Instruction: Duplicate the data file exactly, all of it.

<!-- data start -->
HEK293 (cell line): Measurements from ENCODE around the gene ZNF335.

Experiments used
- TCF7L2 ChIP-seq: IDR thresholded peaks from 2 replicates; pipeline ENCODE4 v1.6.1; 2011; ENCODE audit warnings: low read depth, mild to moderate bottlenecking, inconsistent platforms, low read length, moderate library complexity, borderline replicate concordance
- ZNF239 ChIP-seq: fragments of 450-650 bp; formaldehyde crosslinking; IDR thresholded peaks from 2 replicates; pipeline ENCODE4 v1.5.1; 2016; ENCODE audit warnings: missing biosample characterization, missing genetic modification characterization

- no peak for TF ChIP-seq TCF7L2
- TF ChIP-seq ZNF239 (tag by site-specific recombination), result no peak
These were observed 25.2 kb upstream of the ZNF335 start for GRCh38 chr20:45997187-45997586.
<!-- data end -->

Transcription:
HEK293 (cell line): Measurements from ENCODE around the gene ZNF335.

Experiments used
- TCF7L2 ChIP-seq: IDR thresholded peaks from 2 replicates; pipeline ENCODE4 v1.6.1; 2011; ENCODE audit warnings: low read depth, mild to moderate bottlenecking, inconsistent platforms, low read length, moderate library complexity, borderline replicate concordance
- ZNF239 ChIP-seq: fragments of 450-650 bp; formaldehyde crosslinking; IDR thresholded peaks from 2 replicates; pipeline ENCODE4 v1.5.1; 2016; ENCODE audit warnings: missing biosample characterization, missing genetic modification characterization

- no peak for TF ChIP-seq TCF7L2
- TF ChIP-seq ZNF239 (tag by site-specific recombination), result no peak
These were observed 25.2 kb upstream of the ZNF335 start for GRCh38 chr20:45997187-45997586.